1

Is there a way to return a list of all the installed text editors via the command line?

I think (I can't test to confirm) this answer inadvertently gives the equivalent for ubuntu:

sudo update-alternatives --config editor

  Selection    Path                Priority   Status
------------------------------------------------------------
* 0            /bin/nano            40        auto mode
  1            /bin/ed             -100       manual mode
  2            /bin/nano            40        manual mode
  3            /usr/bin/vim.basic   30        manual mode
  4            /usr/bin/vim.tiny    10        manual mode

I gave that a try on mac, but command not found.

2

No, there's no such command or list available in the Terminal.

The command you've found for Ubuntu is part of the so called alternatives system that is found mostly in Debian-based Linux distributions. It's not available on all Linux systems, it's not available on BSD based systems and definitely not available on macOS.

Also the update-alternatives command does not necessarily list all text editors on the system (you see your own list is pretty small). It is only lists those that are registered with the alternatives system, which is not all of them. Commonly GUI-based editors are not listed here for example.

Instead of alternatives, macOS has the concept of file associations or "preferred applications". As far as I recall, this predates alternatives. Application bundles on macOS contain information about the file types that the application is willing to support. The user can choose which application is by default used to open a specific file type - this means that you can associate for example JPEG files with the photo editing software of your own choice. However, this is for GUI programs - not command line utilities as such.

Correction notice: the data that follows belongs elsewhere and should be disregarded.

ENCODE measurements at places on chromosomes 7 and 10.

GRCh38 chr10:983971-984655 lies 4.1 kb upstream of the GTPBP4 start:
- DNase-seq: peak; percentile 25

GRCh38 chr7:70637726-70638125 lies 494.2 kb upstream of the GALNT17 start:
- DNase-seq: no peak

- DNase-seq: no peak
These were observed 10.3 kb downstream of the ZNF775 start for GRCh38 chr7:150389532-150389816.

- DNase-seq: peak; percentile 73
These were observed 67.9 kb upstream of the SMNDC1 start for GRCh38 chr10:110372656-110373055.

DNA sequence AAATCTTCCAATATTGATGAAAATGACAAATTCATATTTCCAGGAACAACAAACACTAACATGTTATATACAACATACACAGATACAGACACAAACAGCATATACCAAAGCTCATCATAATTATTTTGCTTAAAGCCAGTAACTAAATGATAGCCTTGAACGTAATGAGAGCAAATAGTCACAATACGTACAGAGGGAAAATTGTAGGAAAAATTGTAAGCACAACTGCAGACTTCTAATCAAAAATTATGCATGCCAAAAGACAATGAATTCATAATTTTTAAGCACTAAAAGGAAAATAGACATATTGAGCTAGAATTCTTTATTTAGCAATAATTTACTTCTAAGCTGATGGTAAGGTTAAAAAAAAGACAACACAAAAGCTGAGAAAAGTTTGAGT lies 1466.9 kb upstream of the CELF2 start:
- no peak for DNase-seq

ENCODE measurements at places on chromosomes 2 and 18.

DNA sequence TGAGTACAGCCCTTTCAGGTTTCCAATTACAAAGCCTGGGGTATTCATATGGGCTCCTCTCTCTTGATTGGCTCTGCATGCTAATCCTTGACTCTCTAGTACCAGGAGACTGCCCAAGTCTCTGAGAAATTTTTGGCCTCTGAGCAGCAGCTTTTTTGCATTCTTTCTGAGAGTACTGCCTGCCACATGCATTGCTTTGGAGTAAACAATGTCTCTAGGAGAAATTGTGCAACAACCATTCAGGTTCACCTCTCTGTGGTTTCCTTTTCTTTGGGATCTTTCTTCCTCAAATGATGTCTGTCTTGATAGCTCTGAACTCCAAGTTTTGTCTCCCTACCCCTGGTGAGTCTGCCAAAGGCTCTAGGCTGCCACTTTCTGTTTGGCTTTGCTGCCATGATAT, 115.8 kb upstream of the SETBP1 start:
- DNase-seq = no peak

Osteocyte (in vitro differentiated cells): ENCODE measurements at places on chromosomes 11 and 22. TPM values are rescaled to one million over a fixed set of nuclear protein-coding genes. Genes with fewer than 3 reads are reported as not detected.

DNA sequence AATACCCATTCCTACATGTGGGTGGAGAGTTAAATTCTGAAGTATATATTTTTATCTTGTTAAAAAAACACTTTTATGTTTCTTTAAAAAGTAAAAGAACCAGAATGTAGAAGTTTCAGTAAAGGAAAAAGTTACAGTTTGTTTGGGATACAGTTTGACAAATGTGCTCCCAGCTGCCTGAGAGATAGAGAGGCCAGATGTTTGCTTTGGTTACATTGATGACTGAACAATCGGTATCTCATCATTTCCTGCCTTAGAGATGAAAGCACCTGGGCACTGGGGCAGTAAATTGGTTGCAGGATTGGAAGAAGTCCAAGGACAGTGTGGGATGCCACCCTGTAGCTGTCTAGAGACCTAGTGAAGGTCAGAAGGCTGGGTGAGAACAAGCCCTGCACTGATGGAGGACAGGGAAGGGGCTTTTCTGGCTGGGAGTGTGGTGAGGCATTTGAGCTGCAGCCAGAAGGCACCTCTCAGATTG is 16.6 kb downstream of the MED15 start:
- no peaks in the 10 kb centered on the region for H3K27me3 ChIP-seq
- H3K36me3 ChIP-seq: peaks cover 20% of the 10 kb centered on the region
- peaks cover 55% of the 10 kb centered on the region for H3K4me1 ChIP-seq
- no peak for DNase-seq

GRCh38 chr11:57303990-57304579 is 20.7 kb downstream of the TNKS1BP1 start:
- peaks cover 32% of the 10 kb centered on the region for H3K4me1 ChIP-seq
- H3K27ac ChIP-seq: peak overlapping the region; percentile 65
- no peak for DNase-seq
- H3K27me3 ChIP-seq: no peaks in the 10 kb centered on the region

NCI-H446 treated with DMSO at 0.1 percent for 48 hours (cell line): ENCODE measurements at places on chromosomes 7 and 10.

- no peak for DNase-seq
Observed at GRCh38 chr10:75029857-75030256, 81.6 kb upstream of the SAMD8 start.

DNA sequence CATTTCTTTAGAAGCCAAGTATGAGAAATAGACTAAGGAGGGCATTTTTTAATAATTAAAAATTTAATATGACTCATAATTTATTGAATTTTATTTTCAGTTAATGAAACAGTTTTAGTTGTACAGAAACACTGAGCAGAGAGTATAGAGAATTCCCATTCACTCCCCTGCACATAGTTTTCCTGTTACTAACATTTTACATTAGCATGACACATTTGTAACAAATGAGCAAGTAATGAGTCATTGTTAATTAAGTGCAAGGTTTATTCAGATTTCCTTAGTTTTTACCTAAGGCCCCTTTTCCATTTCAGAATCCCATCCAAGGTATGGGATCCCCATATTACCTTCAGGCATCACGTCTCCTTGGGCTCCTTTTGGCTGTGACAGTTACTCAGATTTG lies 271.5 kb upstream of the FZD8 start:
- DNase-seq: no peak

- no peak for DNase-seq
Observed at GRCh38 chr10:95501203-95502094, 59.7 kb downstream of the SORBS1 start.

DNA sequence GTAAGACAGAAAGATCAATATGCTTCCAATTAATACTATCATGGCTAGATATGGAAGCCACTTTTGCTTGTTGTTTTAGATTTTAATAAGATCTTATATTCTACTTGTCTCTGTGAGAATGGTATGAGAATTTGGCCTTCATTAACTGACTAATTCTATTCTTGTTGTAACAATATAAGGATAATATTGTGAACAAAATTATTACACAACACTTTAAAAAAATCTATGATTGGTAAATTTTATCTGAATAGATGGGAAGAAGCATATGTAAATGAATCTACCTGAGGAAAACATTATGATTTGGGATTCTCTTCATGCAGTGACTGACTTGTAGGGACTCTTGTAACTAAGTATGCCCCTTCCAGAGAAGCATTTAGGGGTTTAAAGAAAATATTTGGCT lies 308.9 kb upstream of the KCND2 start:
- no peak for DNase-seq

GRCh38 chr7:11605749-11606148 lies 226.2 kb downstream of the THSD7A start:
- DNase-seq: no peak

An easy way to list and manipulate file associations via the command line is to use the third party utility SwiftDefaultApps. It can be installed from HomeBrew Casks using this command:

brew cask install swiftdefaultappsprefpane

After installation you'll have a command available named swda. You can run it like this to get a list of file associations:

swda getUTIs
  • Thanks very much (saves me needlessly looking). Do you know if there’s any work around or hacky way to approximately get the list? Reason I need it is for a convenience function in python that will give the user some options to write and quickly open a file in the text editor they choose – stevec Oct 16 '20 at 6:39
  • Are you looking for a text editor to run inside Terminal.app? - Or a graphical text editor? – jksoegaard Oct 16 '20 at 6:45
  • in the graphical text editor, but i want to be able to provide the user a list of options (or provide a helpful error message if they select an editor they don’t have installed) – stevec Oct 16 '20 at 7:11
  • @stevec even under Debian as you show you do not get any GUI editors on the list + you don't get terminal editors like emacs So I don't think it is possible. The normal Unix way is for the user to set their preferred editor in EDITOR environment variable and calling programs use that. – mmmmmm Oct 16 '20 at 7:24
  • @mmmmmm You actually do get emacs in the list on Debian. The alternatives have some advantages over for example EDITOR - mainly it handles lots of other stuff than just editors. It can automatically populate the EDITOR environment variable for you. Note that if your preferred editor is for example "emacs", then you should really be specifying that in the VISUAL environment variable instead of the EDITOR variable, if you want to be fully "unixy" :-) – jksoegaard Oct 16 '20 at 7:46

You must log in to answer this question.

Not the answer you're looking for? Browse other questions tagged .